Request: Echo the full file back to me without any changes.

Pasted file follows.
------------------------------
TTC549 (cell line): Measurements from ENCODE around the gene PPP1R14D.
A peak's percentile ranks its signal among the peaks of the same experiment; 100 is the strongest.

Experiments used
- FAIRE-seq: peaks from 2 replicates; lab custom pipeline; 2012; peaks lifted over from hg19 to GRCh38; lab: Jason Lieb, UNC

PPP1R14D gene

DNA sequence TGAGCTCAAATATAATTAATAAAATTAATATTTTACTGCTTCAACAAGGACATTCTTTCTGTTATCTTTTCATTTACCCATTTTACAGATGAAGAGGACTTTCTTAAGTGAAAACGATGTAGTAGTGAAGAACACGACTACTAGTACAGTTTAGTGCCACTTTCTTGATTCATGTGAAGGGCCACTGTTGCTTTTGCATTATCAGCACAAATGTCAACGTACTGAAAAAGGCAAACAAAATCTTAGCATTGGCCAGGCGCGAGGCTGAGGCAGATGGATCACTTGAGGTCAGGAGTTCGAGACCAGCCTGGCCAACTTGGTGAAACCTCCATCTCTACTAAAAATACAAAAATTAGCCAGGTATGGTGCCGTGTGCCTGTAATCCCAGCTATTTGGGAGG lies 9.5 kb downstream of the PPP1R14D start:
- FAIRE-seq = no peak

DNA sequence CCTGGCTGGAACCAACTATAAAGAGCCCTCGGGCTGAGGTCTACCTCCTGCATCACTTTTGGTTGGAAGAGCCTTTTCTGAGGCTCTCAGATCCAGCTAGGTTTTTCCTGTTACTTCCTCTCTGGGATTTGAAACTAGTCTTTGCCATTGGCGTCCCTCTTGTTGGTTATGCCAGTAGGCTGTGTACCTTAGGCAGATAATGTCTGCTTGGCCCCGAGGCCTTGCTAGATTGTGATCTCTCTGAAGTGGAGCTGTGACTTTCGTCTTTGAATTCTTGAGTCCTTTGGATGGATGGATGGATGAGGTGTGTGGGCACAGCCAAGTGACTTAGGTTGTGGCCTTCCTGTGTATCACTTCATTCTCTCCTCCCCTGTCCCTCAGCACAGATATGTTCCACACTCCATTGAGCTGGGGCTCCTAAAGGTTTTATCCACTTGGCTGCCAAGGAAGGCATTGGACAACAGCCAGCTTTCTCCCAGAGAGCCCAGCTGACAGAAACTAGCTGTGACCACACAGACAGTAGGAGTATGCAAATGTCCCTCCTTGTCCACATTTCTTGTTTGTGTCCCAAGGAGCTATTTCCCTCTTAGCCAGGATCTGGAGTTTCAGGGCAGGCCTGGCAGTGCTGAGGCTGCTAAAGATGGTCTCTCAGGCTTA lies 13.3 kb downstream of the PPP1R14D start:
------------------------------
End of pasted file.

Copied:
TTC549 (cell line): Measurements from ENCODE around the gene PPP1R14D.
A peak's percentile ranks its signal among the peaks of the same experiment; 100 is the strongest.

Experiments used
- FAIRE-seq: peaks from 2 replicates; lab custom pipeline; 2012; peaks lifted over from hg19 to GRCh38; lab: Jason Lieb, UNC

PPP1R14D gene

DNA sequence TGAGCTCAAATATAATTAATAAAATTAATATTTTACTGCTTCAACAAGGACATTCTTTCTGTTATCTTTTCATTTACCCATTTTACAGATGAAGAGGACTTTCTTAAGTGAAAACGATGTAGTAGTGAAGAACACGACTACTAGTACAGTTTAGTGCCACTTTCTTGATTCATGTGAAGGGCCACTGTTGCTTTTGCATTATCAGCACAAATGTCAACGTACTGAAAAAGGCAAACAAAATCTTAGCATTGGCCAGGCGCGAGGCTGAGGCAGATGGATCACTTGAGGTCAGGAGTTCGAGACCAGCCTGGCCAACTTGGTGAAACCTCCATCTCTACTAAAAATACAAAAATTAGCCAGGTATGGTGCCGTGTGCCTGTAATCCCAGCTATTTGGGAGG lies 9.5 kb downstream of the PPP1R14D start:
- FAIRE-seq = no peak

DNA sequence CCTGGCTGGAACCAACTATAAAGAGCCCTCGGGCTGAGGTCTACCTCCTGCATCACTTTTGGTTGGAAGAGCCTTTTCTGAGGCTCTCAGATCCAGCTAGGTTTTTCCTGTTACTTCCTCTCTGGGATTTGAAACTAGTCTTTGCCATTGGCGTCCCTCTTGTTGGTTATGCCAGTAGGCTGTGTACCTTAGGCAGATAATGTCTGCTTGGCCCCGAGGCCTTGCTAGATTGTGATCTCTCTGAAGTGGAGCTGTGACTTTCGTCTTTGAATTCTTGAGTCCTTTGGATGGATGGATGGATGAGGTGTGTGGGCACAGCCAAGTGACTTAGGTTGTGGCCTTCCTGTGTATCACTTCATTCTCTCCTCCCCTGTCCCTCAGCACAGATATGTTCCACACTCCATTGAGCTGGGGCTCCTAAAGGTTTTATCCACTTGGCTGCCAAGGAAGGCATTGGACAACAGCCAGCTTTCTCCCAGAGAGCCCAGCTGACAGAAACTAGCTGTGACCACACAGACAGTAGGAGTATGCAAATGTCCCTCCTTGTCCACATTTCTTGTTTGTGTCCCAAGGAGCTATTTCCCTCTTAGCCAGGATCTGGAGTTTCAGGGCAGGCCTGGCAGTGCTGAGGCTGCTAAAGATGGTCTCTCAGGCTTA lies 13.3 kb downstream of the PPP1R14D start: